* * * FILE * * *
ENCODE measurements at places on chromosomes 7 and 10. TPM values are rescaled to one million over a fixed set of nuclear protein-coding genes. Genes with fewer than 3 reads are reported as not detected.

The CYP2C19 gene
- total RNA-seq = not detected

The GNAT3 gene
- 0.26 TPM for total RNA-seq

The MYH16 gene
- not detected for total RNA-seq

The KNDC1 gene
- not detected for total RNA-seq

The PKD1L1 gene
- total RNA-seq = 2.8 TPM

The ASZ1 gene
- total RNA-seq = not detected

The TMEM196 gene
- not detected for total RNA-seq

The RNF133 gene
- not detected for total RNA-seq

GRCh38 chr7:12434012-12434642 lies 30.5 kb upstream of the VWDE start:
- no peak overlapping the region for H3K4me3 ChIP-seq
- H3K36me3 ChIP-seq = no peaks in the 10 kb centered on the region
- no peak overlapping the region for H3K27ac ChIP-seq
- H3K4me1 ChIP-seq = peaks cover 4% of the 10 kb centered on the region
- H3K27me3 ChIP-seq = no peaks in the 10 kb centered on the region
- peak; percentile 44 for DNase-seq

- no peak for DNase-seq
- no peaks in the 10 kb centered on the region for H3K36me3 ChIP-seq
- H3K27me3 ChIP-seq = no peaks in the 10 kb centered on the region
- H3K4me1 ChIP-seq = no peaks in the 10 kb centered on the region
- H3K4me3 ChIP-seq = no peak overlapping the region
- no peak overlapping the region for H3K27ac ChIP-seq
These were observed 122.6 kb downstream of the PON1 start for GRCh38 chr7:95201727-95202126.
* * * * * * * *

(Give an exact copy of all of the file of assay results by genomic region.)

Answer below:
ENCODE measurements at places on chromosomes 7 and 10. TPM values are rescaled to one million over a fixed set of nuclear protein-coding genes. Genes with fewer than 3 reads are reported as not detected.

The CYP2C19 gene
- total RNA-seq = not detected

The GNAT3 gene
- 0.26 TPM for total RNA-seq

The MYH16 gene
- not detected for total RNA-seq

The KNDC1 gene
- not detected for total RNA-seq

The PKD1L1 gene
- total RNA-seq = 2.8 TPM

The ASZ1 gene
- total RNA-seq = not detected

The TMEM196 gene
- not detected for total RNA-seq

The RNF133 gene
- not detected for total RNA-seq

GRCh38 chr7:12434012-12434642 lies 30.5 kb upstream of the VWDE start:
- no peak overlapping the region for H3K4me3 ChIP-seq
- H3K36me3 ChIP-seq = no peaks in the 10 kb centered on the region
- no peak overlapping the region for H3K27ac ChIP-seq
- H3K4me1 ChIP-seq = peaks cover 4% of the 10 kb centered on the region
- H3K27me3 ChIP-seq = no peaks in the 10 kb centered on the region
- peak; percentile 44 for DNase-seq

- no peak for DNase-seq
- no peaks in the 10 kb centered on the region for H3K36me3 ChIP-seq
- H3K27me3 ChIP-seq = no peaks in the 10 kb centered on the region
- H3K4me1 ChIP-seq = no peaks in the 10 kb centered on the region
- H3K4me3 ChIP-seq = no peak overlapping the region
- no peak overlapping the region for H3K27ac ChIP-seq
These were observed 122.6 kb downstream of the PON1 start for GRCh38 chr7:95201727-95202126.